Wednesday, April 23, 2014

What the heck? Part 2, Apple's numbers, and the missing piece to this puzzlingly slow expansion...

Twelve days ago I wrote you a letter titled "What the Heck?". It was at the end of the worst week for Wall Street since year before last. Then, lo and behold, the very next week turned out to be the market's best since, I think I heard, last July. And, as of yesterday, the S&P 500's 6-day winning streak was the longest since last September (I think I heard). So, now what the heck?

Well, I'll copy below the list of reasons (that the media's chosen few were blaming for that rough patch) I featured in "What the Heck?", and update my comments in italics:

Earnings season is going to be ugly. And it was, but, so far, only for that first week when merely half (I think I heard) of the S&P 500 companies having reported beat estimates. As of yesterday, 73% beat the estimates, which explains a lot, I suspect, about why the market has rebounded.

A correction is way overdue. Yep, still is.

Maybe it's the rolling over of the high flyers, like Tesla. Yep, that happened, but the broader market, while not cheap like a year ago, isn't flying high like it was in the late-90s---which is the comparison today's bears like to make.

How about biotechs? They've bounced, but I wouldn't touch em...

And what about China? Its economy is showing definite signs of weakness. Still is, but, like I suggested they might, they're doing things to try and stimulate growth (they just reduced bank reserve requirements). That sort of thing can calm markets near-term.

And what about tax time? Could it be that lots of folks are having to sell stocks to pay their taxes? Tax time's over... But I didn't buy that argument anyway...

How about stuff I wrote about yesterday? Change of sector leadership, etc.? Well, some of this year's losers were big gainers over the past few days. I still see change in leadership as a legitimate red flag for 2014---with the same caveats (economic backdrop, liquidity, bearishness, etc.) I listed last time.

So then, what the heck? There has to be a reason, right? People don't sell for no reason. Of course today we're talking buying. Here's what I said last time, except I'll have sellers and buyers switch places: That's right, they---the thousands upon thousands of them---buy for their own reasons. To know for sure, we'd have to ask each and every one of them. And when we're done, I'm guessing we'd want to turn around and ask the thousands upon thousands of sellers what inspired them to sell and accommodate all those buyers at those higher prices. I mean, what makes them feel bad about the future when so many others are scrambling to buy shares of stock?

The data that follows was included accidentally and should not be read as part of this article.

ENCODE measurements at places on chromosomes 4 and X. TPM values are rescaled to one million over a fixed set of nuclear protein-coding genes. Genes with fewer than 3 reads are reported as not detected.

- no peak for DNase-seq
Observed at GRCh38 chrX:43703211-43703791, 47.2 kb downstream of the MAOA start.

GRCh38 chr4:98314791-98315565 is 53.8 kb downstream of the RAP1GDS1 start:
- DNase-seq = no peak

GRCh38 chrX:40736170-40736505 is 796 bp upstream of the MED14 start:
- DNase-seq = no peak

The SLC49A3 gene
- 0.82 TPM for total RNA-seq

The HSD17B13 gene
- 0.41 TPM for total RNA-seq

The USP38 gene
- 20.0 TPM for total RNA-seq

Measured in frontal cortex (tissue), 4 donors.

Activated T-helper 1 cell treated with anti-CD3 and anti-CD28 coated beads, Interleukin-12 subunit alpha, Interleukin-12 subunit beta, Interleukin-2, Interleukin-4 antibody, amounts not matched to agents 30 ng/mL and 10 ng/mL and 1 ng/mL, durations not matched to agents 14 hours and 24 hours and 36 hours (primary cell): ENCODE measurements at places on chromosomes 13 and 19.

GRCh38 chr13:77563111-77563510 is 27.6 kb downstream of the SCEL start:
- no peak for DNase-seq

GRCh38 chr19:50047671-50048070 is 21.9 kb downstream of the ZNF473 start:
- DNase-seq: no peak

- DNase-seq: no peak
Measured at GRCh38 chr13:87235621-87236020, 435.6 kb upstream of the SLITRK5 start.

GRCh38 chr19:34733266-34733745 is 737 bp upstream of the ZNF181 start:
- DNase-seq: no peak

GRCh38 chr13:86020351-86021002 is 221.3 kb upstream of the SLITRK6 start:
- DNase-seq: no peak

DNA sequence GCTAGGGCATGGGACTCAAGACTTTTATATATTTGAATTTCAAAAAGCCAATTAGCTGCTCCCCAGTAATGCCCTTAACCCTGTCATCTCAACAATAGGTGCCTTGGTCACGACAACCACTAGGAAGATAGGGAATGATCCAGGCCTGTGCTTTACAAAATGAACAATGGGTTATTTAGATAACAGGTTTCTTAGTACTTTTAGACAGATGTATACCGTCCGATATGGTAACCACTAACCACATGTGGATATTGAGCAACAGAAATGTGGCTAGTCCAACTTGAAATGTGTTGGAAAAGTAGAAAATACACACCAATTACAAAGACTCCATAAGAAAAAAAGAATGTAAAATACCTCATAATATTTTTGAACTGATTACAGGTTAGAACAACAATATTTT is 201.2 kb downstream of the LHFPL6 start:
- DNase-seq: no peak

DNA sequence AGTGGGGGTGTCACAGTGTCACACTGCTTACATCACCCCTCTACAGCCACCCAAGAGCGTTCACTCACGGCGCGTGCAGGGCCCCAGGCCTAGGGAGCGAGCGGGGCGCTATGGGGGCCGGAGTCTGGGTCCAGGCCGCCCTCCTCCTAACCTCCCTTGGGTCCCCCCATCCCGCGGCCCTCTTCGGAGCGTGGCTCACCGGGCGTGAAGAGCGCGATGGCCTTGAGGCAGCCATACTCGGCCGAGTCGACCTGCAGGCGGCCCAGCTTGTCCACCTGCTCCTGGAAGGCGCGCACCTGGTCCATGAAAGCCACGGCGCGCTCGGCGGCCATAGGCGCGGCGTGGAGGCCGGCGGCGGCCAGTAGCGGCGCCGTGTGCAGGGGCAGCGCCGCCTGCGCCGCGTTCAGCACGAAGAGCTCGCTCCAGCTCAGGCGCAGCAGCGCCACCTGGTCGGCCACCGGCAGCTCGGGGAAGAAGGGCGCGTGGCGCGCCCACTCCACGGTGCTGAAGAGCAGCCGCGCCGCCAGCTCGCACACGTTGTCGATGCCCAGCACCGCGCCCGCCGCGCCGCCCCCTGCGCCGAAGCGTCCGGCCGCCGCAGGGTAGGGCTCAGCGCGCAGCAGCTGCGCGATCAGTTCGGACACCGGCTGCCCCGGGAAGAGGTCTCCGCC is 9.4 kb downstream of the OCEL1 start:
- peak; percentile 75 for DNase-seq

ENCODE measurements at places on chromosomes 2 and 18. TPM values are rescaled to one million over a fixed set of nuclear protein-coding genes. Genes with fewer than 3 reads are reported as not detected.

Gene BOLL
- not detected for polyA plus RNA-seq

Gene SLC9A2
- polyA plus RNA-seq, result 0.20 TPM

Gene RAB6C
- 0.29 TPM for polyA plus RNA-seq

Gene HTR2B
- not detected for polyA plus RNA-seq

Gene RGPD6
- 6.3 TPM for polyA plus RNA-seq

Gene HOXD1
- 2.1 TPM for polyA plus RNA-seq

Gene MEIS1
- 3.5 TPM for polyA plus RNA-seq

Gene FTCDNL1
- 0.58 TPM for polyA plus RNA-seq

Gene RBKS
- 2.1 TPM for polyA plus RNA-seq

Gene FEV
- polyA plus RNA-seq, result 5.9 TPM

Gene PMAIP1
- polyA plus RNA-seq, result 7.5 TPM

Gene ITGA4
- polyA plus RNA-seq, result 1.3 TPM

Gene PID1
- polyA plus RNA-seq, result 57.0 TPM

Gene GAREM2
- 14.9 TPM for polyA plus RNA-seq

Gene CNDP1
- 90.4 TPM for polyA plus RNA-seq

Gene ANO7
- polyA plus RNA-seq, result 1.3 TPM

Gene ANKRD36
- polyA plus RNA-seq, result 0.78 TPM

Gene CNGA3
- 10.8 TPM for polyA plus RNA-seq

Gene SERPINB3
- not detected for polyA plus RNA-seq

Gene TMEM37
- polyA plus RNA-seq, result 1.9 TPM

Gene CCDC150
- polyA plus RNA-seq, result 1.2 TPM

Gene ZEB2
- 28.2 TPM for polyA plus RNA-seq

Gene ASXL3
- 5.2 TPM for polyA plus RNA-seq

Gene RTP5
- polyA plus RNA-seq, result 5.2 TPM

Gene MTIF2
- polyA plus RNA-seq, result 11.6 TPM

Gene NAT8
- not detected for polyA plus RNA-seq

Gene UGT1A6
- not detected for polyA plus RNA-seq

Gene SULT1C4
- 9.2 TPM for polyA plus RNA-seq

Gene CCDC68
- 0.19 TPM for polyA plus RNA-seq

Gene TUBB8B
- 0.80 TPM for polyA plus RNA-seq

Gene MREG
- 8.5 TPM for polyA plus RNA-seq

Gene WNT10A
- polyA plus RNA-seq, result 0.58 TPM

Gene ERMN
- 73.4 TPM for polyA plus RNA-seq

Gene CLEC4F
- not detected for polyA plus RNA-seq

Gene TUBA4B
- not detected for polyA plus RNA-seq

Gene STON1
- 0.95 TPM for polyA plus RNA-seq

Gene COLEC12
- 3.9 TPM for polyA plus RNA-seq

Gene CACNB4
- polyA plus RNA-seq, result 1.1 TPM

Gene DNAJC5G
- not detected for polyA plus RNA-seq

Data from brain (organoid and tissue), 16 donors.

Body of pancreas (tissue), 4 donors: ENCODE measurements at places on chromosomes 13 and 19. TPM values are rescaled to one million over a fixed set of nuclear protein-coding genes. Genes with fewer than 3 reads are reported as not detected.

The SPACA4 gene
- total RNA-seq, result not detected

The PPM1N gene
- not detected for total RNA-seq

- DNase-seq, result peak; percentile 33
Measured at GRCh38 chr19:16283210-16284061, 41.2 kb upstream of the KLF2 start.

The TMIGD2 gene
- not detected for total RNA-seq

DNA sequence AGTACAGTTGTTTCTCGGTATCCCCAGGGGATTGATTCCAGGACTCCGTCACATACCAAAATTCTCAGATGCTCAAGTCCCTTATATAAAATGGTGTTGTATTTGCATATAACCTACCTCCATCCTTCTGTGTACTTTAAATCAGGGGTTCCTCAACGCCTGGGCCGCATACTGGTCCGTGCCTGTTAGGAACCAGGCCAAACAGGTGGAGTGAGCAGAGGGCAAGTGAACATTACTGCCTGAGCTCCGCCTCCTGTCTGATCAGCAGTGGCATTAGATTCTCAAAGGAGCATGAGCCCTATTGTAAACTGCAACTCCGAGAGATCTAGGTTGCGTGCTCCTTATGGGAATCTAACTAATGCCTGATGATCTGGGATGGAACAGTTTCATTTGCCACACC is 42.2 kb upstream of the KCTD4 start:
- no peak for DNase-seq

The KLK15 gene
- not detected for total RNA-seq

I'll leave you with fair warning: The fact that virtually every dip since the beginning of this bull run has, in fairly short order, inspired a new round of buying that has pushed the major averages to new records doesn't mean the next one will produce the same results---at least not in short order.

P.s. Today Apple surprised the street with a beat on revenue and earnings. It also announced a $30 billion share buyback, an increase in its dividend, and a 7 for 1 stock split. Shares were up 8% in after-hours trading. Obviously investors loved, at least initially, what they heard. Here's what I heard: Apple's last round of share buybacks worked, in terms of boosting per share earnings (call it smoke and mirrors), although that wasn't the whole story: The revenue beat is legitimately good news, and, let's hope, speaks to an improving global economy---they did better than anyone anticipated in places like China and Japan (it for sure speaks to the still-strong appetite for Apple stuff). The new round of share buybacks, raised dividend, and stock split speaks to Apple's desire to boost its stock price in the short-term. For the long-run, if there's another huge growth spurt in its share price, it'll have to hit it out of the park with the yet to be officially announced new products that its CEO, Tim Cook, seems so excited about.

Lately, this (share buybacks and dividend increases) is a lot of what we've seen from corporate America. What I'm looking for is a commitment to capital investment going forward. Companies have the cash, they just---to this point---haven't had the confidence to expand. And, in my view, that's been the missing piece that largely explains this puzzlingly slow expansion. Stay tuned....

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